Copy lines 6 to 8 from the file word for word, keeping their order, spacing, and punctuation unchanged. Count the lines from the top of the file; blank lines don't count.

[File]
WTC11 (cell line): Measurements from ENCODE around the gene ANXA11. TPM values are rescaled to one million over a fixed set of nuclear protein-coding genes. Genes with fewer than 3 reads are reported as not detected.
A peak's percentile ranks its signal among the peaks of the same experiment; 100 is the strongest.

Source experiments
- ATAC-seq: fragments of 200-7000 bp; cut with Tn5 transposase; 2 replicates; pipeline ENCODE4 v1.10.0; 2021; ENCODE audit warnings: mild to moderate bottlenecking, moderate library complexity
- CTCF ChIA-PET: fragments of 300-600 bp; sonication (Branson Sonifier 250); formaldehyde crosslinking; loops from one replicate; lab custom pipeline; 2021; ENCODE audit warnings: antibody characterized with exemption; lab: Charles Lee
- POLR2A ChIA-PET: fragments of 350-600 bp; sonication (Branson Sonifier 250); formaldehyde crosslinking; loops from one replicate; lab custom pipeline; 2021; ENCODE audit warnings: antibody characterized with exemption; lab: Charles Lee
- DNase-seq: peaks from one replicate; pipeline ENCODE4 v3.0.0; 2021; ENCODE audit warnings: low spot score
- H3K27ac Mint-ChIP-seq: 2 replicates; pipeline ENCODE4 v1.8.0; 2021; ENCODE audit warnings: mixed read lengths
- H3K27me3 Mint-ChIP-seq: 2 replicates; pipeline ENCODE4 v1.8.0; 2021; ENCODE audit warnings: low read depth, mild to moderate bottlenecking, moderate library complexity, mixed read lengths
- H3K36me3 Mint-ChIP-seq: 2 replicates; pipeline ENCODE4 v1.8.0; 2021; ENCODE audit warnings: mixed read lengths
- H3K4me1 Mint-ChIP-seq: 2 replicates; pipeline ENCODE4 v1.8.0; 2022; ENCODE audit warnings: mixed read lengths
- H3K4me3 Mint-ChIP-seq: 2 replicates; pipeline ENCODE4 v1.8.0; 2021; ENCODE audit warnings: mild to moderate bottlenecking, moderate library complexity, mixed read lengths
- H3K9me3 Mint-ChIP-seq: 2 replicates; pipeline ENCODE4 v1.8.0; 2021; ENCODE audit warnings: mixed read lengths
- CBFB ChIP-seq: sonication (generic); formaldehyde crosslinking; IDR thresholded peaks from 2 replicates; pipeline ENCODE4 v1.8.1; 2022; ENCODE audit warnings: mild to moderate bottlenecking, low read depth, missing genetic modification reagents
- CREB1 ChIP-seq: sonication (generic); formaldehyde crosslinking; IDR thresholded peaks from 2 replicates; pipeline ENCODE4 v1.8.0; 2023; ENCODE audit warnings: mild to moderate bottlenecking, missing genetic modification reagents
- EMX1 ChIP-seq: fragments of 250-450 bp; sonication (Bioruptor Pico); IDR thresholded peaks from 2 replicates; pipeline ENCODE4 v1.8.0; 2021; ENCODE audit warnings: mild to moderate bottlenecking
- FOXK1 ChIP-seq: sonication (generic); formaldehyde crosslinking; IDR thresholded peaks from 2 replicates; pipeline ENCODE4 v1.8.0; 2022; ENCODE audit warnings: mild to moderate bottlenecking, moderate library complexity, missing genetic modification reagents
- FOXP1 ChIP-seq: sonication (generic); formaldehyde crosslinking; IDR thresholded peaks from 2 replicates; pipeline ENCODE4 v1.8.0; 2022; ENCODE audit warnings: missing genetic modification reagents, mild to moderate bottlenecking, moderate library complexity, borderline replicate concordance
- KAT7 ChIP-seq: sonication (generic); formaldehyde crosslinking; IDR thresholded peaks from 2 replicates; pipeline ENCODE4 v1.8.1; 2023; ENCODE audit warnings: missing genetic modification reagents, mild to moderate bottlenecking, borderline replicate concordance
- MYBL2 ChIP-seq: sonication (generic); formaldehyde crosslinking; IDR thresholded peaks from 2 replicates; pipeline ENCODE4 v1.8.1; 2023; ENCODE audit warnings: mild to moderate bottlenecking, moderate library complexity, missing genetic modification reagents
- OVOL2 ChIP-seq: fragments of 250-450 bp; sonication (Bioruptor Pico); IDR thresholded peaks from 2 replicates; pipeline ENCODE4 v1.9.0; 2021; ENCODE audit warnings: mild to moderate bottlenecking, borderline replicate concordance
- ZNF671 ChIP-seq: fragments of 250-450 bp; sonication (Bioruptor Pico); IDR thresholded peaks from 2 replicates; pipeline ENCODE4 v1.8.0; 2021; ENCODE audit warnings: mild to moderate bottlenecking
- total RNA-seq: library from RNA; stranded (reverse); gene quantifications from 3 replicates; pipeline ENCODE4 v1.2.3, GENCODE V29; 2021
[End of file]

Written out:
- POLR2A ChIA-PET: fragments of 350-600 bp; sonication (Branson Sonifier 250); formaldehyde crosslinking; loops from one replicate; lab custom pipeline; 2021; ENCODE audit warnings: antibody characterized with exemption; lab: Charles Lee
- DNase-seq: peaks from one replicate; pipeline ENCODE4 v3.0.0; 2021; ENCODE audit warnings: low spot score
- H3K27ac Mint-ChIP-seq: 2 replicates; pipeline ENCODE4 v1.8.0; 2021; ENCODE audit warnings: mixed read lengths